Key Trends in CSR in India: Expected Developments or Surprising Trends?

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Key Trends in CSR in India: Expected Developments or Surprising Trends?

Key Trends in CSR in India: Expected Developments or Surprising Trends?

Insights - Posted on Sep 13 , 2019 Comments

CSR in India has come a long way since 2014, when it was first introduced, moving beyond cheque book charity to addressing some real issues in social development, and creating space for a new CSR leadership that envisions how the companies can help attain our social goals faster. Some of these are expected developments and some other suprising ones. How do NGOs and Corportates prepare themselves to leverage these? 

Sharing a few key trends in CSR and my personal observations on it, both from a Corporate professionals and NGOs perspective. I have referred extensively to the Bains Report and CSR/NGO Box Report to get you some key statistics and gleaned from expereince  are my insights

 C-Suite sees value in CSR

 It is heartening to see the rising interest and compliance to the CSR mandate. Companies are realizing the value of contributing to social causes and the creation of trust and shared value. Social sector funds have grown at a rate of 11% over the past five years! CSR budget outlays of domestic corporations and contributions of corporate charitable trusts, combined, have grown at a rate of 12% between FY2014 and FY2018, and they contributed approximately INR 13,000 crore to social sector funding in FY2018. Number of projects have increased by 25% from last year. Contribution to PM Relief Fund has gone down by 80% from FY15-16 to FY 17-18. In this context it is important to note that Maharashtra Karnataka and Gujrat received 25% of the funding.

The rise of cause marketing, where brands are associated with a cause definitely increases brand salience and surveys have found that employee loyalty also takes a positive turn with volunteerism, it’s a great engagement tool. Companies like Brillio have done that very well. P&G’s Shiksha and Tata Salt’s girl child campaign are great examples.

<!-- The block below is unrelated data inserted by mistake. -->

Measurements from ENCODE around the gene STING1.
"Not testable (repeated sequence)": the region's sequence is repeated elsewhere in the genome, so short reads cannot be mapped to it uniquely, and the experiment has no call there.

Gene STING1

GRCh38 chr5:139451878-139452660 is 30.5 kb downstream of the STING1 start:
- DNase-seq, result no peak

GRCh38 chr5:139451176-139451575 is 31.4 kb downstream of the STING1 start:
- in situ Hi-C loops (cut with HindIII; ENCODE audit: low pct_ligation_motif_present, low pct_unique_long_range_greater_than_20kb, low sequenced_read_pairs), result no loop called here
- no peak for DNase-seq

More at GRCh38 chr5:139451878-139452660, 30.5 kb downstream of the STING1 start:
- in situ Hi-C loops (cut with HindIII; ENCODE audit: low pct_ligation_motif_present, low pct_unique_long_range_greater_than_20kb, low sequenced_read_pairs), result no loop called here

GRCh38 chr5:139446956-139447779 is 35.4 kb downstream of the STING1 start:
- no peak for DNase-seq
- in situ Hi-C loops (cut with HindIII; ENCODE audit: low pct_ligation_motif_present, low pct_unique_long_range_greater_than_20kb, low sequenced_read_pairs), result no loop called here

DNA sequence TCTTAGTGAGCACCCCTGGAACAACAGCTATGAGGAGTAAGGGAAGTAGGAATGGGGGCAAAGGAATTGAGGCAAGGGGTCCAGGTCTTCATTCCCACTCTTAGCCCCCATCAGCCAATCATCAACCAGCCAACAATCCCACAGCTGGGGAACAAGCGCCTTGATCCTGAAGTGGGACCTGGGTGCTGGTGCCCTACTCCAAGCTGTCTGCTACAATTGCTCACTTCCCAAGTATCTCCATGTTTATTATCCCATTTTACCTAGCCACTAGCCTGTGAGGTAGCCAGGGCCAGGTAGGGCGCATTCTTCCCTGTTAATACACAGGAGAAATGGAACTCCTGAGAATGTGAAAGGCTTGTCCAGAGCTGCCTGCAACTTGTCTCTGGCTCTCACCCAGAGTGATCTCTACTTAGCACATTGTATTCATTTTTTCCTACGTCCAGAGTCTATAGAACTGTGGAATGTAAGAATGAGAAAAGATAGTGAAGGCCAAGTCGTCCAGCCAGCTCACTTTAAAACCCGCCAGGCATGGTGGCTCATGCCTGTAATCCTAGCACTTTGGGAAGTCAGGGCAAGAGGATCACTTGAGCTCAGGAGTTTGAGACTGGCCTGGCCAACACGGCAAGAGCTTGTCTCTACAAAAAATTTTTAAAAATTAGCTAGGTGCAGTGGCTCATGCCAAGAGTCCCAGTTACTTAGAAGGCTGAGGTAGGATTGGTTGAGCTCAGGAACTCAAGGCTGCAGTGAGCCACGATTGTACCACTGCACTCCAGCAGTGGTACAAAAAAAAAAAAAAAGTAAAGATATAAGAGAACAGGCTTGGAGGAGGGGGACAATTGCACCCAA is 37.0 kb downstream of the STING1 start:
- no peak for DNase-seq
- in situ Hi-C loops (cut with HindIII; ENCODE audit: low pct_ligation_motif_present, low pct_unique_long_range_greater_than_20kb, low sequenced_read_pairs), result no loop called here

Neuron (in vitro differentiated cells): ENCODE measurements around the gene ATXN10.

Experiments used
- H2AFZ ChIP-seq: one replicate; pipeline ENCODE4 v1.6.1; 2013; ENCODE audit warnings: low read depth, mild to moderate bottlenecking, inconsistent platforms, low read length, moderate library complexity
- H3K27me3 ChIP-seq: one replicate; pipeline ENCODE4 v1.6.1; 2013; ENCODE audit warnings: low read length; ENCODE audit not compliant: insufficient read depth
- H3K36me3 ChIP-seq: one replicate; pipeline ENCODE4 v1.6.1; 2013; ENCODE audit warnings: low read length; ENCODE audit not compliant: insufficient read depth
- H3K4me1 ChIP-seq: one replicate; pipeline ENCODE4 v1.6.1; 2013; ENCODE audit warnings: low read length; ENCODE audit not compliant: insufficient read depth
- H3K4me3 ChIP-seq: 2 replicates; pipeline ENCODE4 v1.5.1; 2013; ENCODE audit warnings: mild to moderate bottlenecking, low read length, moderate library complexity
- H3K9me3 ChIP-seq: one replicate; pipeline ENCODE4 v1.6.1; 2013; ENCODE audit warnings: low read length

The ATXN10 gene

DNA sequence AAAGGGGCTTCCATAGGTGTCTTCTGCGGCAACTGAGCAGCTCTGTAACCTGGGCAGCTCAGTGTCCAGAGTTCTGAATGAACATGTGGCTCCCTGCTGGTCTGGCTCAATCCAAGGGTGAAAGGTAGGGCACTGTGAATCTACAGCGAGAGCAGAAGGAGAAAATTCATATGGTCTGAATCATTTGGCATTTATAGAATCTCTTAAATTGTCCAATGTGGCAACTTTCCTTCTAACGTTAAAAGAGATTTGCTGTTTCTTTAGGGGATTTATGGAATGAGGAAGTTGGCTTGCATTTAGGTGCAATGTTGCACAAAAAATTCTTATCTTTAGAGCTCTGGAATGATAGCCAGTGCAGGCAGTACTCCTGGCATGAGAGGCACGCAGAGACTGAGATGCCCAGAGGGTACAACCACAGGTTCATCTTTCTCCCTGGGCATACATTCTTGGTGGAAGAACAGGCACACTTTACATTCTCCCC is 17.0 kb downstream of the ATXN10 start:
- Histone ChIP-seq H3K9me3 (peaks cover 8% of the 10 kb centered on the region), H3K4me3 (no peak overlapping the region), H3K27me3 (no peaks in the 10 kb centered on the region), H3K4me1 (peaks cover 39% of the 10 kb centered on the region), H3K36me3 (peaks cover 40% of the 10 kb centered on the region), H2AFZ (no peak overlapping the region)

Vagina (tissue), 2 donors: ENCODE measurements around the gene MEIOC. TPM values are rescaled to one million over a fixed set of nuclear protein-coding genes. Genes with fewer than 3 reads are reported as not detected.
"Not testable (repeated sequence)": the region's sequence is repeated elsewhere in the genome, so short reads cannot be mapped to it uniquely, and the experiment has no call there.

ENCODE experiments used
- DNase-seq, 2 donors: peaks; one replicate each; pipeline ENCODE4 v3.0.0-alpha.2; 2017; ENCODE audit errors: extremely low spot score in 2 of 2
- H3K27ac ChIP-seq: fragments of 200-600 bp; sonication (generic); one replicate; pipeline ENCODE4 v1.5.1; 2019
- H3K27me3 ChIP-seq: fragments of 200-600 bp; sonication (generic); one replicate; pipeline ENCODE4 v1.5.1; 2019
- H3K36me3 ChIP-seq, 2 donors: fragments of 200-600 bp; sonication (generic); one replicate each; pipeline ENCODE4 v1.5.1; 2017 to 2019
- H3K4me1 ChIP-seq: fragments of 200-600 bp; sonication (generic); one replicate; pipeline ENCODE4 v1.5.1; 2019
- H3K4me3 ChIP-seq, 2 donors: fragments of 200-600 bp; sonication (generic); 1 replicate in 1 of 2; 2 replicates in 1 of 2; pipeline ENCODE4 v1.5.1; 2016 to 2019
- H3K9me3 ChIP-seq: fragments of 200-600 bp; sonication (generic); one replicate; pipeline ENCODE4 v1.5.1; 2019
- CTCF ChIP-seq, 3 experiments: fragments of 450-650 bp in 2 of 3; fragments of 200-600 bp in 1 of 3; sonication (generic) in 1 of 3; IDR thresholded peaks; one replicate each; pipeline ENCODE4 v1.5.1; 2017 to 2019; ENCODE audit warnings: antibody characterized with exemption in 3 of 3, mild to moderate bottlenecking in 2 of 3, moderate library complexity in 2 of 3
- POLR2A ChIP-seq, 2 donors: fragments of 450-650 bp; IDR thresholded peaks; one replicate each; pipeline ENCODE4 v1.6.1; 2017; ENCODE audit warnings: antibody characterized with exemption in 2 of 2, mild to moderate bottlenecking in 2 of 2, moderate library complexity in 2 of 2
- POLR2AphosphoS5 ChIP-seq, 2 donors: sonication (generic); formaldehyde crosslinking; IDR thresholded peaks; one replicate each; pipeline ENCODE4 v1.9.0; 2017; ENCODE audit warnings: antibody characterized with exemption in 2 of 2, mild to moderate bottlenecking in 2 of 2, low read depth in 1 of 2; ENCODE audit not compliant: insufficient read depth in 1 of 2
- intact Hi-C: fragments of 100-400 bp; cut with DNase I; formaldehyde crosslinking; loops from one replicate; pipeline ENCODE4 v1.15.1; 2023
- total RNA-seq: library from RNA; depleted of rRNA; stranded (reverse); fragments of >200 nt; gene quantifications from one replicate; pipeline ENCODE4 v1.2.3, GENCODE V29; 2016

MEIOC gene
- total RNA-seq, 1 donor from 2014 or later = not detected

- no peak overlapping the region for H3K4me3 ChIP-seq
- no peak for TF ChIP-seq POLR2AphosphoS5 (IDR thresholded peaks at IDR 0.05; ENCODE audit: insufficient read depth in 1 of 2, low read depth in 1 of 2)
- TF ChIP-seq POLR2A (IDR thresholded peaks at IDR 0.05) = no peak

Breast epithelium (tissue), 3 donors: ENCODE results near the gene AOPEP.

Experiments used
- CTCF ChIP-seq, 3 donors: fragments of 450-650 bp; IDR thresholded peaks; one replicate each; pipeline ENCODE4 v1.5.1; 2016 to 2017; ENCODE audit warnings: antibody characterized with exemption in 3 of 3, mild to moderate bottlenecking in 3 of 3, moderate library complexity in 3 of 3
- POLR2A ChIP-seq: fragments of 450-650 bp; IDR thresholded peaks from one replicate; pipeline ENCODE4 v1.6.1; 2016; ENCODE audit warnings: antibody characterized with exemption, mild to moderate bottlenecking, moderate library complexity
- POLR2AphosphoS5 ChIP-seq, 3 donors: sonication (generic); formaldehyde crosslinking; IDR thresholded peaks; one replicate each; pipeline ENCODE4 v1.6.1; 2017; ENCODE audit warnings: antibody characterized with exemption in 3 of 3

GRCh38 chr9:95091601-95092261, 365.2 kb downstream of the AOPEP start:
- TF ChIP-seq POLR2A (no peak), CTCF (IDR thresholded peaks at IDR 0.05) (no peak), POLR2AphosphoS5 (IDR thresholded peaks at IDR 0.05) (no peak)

The above trends definitely indicate acceptance of the C-Suite !

PSU’s  and aspirational districts –Reaching the grassroots

Public sector companies account for 1/4 of the CSR spend. Some of them are doing great work in uplifting communities they work in. The Niti Aayog has identified 112 aspirational districts. Thematic programmes, as per new guidelines issued by Department of Public Enterprises are clear and the PSU invest in such programs. This accounts for 60% of their expenditure. For example current year  2018-19, school education and healthcare may be taken up as the theme for focused intervention. Most of them align to a process where the District magistrate sends a proposal based on needs which is okayed by PSUs after due deligence. Some have ben allotted certain identified aspirational districts as well.

Pleasantly surprising trend

Philanthropic funding from individuals remains the brightest spot. The segment has seen strong growth—21% per year in the past five years. This means that NGOs need to look at this segment seriously and this is a whole new ball game! Cultivating individuals is different from engaging with Corporate representatives of CSR. Individual fund raising is popular in the US through Charities and Galas, but that is yet to gain ground here. Maybe fund rasing Heads of NGOs should look at it seriously this year? 
But, With social start -ups gaining ground there this funding will definitely will see tough competition. Some of these come under the CSR mandate as well

Are we achieving our social goals through CSR?

That’s the key question! How do we measure this? The best form would be as assessment of SDG’s

Sustainable Development Goals adopted by countries are a great measure of key areas that the global index needs to move on. There are goals for India too.The SDGs identify 17 fields across 163 interconnected indicators and push for alignment and collaborative action among development stakeholders.

Estimates suggest that India needs an average of approximately INR 26 lakh crore in annual funding to fulfil even five of the SDGs by 2030 (zero hunger, good health and well-being, quality education, gender equality, and clean water and sanitation)

Most certainly increased funding is needed, but coming together of corporates individuals, volunteering and various NGOs putting SDGs on top, moving from Corporate to collective social responsibility is the solution.


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